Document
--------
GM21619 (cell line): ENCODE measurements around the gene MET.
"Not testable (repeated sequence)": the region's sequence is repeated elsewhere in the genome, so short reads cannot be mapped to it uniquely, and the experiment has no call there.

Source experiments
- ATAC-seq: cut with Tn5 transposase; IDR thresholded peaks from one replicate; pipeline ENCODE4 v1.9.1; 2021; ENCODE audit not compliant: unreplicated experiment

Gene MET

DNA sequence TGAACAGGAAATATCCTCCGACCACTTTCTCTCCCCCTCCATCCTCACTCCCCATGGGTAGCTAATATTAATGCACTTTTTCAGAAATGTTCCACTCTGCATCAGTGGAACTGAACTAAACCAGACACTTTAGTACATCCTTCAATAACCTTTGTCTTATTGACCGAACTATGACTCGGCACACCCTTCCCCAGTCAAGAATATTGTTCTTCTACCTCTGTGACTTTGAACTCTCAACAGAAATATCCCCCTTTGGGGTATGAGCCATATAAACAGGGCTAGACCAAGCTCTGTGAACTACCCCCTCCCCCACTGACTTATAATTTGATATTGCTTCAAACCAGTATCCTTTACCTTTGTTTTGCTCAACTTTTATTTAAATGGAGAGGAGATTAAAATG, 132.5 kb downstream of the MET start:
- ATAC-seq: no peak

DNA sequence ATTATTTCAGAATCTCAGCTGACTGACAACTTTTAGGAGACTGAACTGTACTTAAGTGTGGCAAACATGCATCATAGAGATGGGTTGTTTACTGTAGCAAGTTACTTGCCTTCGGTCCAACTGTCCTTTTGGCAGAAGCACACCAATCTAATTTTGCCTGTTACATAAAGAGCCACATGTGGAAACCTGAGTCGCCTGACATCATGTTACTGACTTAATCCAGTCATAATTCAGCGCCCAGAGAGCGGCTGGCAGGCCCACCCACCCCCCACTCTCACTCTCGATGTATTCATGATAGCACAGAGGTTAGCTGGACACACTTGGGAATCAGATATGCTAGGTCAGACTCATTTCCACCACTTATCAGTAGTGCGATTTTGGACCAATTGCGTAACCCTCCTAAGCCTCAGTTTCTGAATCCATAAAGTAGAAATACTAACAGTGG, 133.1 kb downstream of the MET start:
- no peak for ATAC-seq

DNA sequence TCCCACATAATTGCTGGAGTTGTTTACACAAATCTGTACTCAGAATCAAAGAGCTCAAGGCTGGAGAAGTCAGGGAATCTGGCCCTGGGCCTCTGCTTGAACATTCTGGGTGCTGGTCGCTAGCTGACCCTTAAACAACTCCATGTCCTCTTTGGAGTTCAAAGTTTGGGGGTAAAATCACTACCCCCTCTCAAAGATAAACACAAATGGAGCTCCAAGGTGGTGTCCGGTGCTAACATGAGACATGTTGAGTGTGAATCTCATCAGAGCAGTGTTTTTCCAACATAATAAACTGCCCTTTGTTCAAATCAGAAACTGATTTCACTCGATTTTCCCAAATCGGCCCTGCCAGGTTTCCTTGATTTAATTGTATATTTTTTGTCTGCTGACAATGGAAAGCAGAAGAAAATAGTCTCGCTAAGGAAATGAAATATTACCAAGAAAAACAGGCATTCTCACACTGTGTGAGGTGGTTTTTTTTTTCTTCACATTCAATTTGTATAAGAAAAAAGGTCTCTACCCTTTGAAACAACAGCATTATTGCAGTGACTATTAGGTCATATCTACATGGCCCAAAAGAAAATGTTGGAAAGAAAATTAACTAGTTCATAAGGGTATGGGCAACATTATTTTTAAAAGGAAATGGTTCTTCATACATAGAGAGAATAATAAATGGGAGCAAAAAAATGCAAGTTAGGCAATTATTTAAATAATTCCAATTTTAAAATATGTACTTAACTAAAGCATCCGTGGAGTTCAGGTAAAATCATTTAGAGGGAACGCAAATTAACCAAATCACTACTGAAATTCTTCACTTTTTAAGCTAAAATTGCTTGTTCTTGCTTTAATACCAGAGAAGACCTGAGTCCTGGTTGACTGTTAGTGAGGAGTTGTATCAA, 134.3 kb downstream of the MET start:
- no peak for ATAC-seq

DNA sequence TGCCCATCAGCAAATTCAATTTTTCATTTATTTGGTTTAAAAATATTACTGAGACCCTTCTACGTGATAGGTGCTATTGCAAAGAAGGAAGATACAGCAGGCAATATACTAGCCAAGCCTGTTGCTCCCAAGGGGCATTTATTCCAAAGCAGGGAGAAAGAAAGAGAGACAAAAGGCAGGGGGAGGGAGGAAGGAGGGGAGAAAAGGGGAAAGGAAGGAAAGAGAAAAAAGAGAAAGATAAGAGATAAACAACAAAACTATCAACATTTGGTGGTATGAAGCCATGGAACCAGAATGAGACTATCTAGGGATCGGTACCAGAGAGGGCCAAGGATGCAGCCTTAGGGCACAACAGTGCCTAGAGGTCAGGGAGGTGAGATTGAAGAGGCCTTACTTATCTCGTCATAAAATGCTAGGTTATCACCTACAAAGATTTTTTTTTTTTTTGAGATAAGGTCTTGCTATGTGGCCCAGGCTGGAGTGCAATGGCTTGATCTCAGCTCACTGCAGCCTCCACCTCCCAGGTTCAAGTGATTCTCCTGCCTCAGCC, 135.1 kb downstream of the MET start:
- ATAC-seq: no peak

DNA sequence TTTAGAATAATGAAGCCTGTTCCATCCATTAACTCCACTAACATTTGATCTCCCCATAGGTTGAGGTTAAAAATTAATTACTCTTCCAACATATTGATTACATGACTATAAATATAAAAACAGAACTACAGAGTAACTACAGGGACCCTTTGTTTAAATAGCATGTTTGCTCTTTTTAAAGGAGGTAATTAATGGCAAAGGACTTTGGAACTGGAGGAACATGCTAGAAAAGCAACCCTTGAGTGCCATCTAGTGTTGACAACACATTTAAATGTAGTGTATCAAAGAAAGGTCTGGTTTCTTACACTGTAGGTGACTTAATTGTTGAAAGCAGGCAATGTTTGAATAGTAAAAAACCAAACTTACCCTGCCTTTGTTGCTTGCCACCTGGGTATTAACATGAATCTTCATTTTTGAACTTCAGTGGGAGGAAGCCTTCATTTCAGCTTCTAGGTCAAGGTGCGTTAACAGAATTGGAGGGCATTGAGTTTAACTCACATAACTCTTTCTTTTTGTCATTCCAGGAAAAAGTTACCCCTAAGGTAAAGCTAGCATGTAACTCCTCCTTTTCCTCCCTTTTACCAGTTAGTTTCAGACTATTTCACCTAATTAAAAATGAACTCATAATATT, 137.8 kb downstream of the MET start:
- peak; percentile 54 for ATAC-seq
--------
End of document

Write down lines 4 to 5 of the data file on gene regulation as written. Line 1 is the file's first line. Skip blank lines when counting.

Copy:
- ATAC-seq: cut with Tn5 transposase; IDR thresholded peaks from one replicate; pipeline ENCODE4 v1.9.1; 2021; ENCODE audit not compliant: unreplicated experiment

Gene MET